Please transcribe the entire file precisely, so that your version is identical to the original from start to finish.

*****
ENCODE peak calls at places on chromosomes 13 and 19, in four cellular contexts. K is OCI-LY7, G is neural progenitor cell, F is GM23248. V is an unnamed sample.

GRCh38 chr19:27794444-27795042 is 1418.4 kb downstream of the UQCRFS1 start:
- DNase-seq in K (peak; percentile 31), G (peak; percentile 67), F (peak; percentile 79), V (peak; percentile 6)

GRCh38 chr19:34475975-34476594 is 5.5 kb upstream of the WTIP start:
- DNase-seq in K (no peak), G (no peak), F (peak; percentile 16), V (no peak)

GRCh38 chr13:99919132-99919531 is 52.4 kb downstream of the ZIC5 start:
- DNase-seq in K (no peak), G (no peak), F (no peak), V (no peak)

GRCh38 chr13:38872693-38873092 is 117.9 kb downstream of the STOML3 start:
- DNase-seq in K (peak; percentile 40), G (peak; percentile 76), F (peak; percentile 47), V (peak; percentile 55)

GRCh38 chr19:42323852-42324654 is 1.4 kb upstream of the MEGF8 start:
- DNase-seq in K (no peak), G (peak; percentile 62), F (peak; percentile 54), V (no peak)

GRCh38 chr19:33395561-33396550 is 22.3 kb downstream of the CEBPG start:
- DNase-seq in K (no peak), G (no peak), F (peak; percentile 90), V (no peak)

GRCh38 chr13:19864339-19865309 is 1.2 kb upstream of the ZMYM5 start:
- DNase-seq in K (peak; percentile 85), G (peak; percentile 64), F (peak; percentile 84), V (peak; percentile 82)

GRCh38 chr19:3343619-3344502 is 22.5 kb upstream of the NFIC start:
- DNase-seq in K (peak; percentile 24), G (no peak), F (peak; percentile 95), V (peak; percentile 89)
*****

ENCODE peak calls at places on chromosomes 13 and 19, in four cellular contexts. K is OCI-LY7, G is neural progenitor cell, F is GM23248. V is an unnamed sample.

GRCh38 chr19:27794444-27795042 is 1418.4 kb downstream of the UQCRFS1 start:
- DNase-seq in K (peak; percentile 31), G (peak; percentile 67), F (peak; percentile 79), V (peak; percentile 6)

GRCh38 chr19:34475975-34476594 is 5.5 kb upstream of the WTIP start:
- DNase-seq in K (no peak), G (no peak), F (peak; percentile 16), V (no peak)

GRCh38 chr13:99919132-99919531 is 52.4 kb downstream of the ZIC5 start:
- DNase-seq in K (no peak), G (no peak), F (no peak), V (no peak)

GRCh38 chr13:38872693-38873092 is 117.9 kb downstream of the STOML3 start:
- DNase-seq in K (peak; percentile 40), G (peak; percentile 76), F (peak; percentile 47), V (peak; percentile 55)

GRCh38 chr19:42323852-42324654 is 1.4 kb upstream of the MEGF8 start:
- DNase-seq in K (no peak), G (peak; percentile 62), F (peak; percentile 54), V (no peak)

GRCh38 chr19:33395561-33396550 is 22.3 kb downstream of the CEBPG start:
- DNase-seq in K (no peak), G (no peak), F (peak; percentile 90), V (no peak)

GRCh38 chr13:19864339-19865309 is 1.2 kb upstream of the ZMYM5 start:
- DNase-seq in K (peak; percentile 85), G (peak; percentile 64), F (peak; percentile 84), V (peak; percentile 82)

GRCh38 chr19:3343619-3344502 is 22.5 kb upstream of the NFIC start:
- DNase-seq in K (peak; percentile 24), G (no peak), F (peak; percentile 95), V (peak; percentile 89)